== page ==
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October 12, 2010

Comments

I'd like to take a moment to thank Matthew Macari for taking the time out of his busy schedule to present his opinion on this matter.

I hope that this will provide Macites with some perspective while answering some of the questions that were raised earlier in the week.

Cheers Matt

The question of whether these patents will motivate Apple to sue companies like Samsung or HTC for patent infringement, or what effect the patents will have on technologies embodied in the products of key competitors (e.g., Android or Microsoft phones) is not easily answered. The ultimate decision to assert patent infringement includes both a business and legal component. Analysis of the business side relies mostly on speculation for those outside of Apple.

On the legal side, the question is also far from clear cut.

The rights granted to Apple in these patents is specifically limited to the language and scope of the corresponding "Claims." While the title, description and overall summary of the patents are interesting, and can help to understand the claim language, it is the patent claims that define the real scope of the enforceable right. The claim language would need to be examined to properly determine if other companies infringe, or whether there is at least a colorable argument regarding infringement.

For instance, the 7,812,826 Patent has a rather broad title and description ("Portable Electronic Device With Multi-Touch Input"), but the actual language of Claim 1 is obviously more limiting:

1. A method, comprising:
detecting at least two first contacts on a display surface of a multi-touch-sensitive display device;
detecting a first motion associated with the at least two first contacts, wherein the first motion corresponds to a multi-touch gesture;
adjusting a parameter of a graphical object in accordance with the first motion;
detecting a breaking of the at least two first contacts;
after detecting the breaking of the at least two first contacts, detecting at least two second contacts on the display surface;
detecting a second motion associated with the at least two second contacts, wherein the second motion corresponds to the multi-touch gesture and the at least two second contacts are detected within a pre-determined time interval after the breaking of the at least two first contacts is detected; and
continuing to adjust the parameter of the graphical object in accordance with the second motion.


I am not saying that this particular claim is "narrow" in its scope, but I will say that each word must be understood and the history of the patent application process can result in a claim with a scope or value much different than it appears on its face.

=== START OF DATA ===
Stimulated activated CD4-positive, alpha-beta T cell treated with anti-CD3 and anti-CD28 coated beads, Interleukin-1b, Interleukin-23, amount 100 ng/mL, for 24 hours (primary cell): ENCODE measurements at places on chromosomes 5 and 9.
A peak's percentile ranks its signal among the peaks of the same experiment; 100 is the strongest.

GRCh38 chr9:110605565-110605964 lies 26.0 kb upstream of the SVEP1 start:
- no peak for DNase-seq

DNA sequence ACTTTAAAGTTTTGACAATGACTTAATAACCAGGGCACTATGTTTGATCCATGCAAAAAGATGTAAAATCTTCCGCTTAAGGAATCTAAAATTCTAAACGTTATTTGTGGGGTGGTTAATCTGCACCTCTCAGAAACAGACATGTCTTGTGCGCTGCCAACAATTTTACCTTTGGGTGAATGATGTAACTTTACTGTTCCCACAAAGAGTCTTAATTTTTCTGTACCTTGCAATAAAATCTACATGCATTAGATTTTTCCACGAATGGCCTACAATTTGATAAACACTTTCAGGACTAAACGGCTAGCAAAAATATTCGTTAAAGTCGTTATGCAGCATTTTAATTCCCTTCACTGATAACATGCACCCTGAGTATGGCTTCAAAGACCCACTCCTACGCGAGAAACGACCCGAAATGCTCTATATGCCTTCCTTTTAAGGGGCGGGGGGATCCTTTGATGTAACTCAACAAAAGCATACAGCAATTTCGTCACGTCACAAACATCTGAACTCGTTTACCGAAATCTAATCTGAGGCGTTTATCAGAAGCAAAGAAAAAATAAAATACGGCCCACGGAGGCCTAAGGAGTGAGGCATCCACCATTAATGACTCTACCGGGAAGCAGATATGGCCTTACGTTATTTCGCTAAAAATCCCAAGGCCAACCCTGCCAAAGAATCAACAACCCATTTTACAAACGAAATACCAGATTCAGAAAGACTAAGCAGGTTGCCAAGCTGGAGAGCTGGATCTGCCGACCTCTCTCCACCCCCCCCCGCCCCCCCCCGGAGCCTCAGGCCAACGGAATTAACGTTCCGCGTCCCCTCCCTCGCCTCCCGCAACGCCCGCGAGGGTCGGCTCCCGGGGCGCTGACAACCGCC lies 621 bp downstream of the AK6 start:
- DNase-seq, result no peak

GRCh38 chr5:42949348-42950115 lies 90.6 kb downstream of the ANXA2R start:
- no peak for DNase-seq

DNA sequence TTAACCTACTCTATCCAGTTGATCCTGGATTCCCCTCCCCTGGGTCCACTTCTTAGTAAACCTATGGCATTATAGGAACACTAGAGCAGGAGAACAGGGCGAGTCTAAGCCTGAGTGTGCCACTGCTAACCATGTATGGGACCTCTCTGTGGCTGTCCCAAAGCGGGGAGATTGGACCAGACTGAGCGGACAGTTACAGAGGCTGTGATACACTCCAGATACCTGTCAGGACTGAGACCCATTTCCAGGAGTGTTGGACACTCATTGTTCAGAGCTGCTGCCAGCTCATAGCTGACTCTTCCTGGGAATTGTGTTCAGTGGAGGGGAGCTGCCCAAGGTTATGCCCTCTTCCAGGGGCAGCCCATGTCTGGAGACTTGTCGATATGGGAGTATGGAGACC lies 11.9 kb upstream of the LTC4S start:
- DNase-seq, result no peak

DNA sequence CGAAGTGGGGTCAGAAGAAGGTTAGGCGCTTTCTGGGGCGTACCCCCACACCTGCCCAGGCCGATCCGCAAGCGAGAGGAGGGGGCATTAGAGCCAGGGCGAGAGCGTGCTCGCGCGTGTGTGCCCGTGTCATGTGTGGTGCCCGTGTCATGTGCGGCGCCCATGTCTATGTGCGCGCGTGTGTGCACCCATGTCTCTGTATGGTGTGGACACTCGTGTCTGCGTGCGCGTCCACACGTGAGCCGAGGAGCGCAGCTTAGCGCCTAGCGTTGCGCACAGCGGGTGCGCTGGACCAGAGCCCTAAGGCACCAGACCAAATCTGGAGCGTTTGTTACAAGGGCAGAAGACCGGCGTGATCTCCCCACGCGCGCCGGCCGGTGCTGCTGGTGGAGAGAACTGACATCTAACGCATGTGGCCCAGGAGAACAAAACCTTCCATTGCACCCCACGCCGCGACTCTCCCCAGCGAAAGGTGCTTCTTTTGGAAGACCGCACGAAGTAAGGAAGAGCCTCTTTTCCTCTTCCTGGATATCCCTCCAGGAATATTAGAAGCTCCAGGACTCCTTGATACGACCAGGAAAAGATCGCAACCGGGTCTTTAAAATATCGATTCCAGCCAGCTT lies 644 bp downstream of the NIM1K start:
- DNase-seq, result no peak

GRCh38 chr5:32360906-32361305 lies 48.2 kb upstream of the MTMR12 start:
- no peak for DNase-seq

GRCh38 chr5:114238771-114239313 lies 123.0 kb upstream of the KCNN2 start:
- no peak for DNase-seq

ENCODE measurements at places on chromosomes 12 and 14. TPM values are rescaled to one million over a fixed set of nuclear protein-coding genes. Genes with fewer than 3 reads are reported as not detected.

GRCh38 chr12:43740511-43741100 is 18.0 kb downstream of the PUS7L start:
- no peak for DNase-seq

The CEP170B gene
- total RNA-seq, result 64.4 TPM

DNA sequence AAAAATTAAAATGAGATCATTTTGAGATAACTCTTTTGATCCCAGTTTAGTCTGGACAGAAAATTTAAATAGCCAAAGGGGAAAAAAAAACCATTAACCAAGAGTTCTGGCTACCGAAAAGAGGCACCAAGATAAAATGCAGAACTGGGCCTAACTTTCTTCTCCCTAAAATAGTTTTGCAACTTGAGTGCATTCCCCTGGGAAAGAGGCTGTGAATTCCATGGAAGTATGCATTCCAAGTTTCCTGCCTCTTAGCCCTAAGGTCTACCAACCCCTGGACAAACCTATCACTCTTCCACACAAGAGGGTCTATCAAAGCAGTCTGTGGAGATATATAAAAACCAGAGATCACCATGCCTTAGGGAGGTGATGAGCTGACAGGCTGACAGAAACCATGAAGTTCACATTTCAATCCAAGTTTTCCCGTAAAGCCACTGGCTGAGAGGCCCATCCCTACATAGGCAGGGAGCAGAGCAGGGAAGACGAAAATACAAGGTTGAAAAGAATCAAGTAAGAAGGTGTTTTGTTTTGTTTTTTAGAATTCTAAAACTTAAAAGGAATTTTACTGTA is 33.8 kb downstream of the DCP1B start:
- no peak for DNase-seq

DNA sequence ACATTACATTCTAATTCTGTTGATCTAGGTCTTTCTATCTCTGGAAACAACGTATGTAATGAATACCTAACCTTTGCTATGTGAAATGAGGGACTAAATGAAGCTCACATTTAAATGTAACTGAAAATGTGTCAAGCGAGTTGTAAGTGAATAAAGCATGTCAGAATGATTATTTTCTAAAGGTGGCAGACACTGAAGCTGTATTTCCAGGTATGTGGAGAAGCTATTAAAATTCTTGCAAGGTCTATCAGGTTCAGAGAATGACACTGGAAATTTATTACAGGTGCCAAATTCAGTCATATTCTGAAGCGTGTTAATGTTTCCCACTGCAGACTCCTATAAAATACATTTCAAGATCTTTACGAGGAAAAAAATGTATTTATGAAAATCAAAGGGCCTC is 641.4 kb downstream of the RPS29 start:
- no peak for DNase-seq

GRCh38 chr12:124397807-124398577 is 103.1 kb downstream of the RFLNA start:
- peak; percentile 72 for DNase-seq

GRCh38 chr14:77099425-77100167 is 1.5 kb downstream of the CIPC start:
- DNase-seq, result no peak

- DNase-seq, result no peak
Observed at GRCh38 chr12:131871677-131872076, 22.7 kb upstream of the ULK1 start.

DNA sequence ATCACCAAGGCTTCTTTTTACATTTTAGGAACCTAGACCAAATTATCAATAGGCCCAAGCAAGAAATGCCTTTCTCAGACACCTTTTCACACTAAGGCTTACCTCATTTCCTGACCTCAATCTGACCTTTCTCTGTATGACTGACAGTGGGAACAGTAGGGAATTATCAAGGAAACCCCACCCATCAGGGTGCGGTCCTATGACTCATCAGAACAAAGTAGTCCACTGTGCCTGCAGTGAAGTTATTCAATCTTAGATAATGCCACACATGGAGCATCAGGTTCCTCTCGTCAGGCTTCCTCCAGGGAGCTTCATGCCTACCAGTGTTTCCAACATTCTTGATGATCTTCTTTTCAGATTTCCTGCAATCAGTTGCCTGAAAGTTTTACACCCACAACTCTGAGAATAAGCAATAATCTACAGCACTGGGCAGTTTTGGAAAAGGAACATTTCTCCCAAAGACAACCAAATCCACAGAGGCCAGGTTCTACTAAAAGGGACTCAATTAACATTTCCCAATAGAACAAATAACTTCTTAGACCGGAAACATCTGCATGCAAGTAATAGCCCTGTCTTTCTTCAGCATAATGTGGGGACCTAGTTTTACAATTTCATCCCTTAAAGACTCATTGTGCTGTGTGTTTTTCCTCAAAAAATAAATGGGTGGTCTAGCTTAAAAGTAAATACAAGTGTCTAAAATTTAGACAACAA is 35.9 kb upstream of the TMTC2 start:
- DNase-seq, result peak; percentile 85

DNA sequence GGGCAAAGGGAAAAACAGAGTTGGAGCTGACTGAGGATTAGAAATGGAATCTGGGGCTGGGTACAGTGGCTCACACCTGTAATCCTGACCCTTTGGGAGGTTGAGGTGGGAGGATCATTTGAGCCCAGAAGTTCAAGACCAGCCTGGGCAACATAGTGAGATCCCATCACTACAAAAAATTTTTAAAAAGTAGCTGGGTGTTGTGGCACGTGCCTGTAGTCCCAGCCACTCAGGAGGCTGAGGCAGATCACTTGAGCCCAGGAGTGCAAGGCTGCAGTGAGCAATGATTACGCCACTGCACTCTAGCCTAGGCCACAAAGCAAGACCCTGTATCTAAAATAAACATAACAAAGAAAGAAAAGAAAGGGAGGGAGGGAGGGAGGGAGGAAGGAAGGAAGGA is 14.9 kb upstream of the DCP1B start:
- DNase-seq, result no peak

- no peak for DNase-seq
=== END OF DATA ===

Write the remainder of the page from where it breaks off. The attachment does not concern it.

Also, it is worth noting that many of Apple's competitors are closely monitoring the progress of patents such as these. As such, many of the competitors may attempt to "design around" the potential patent coverage with tweaks of the products. Some of the design-arounds could be major and obvious, while others are not as noticeable (e.g., a small modification made to get around a narrow or unnecessary word or phrase in the patent claims).

It would be interesting to look closer at a claim or two in these patents and really compare them to the devices or methods of operation in the competitive products. It is a time consuming and costly analysis for which Apple paid a good chunk of change. Apple only needs a good faith belief that one of the claims is infringed to assert the patent - even if the patent includes dozens of claims.

Thanks,

Matt Macari
Skaar Ulbrich Macari, P.A.
www.sumiplaw.com

Won't wipe out the imitators - but will make 'em pay a license. Apple won't kill the competition, just make them stay a step behind and contribute to AAPLs bottom line. Given that GOOG makes $0 from Android directly, it'll be funny to see Android-based providers pay Apple more than Google for the priveledge.

I sure hope so. Apple has done a lot of Ground work here and the Likes of Google, Samsung and others are just eating it all up. All smartphones put there are direct copies of Apple's iPhone.


Here's my question. Can Apple use these patents against the Samsungs & HTC's of the world?

Looks like all of those lawsuits Apple is fighting from Nokia, Motorola, etc., etc., etc., just got the wind knocked out of them. In short, drop your suits or go back to making 90's era dumb phones.

Will this wipe out Android phones, Microsoft phones, etc.

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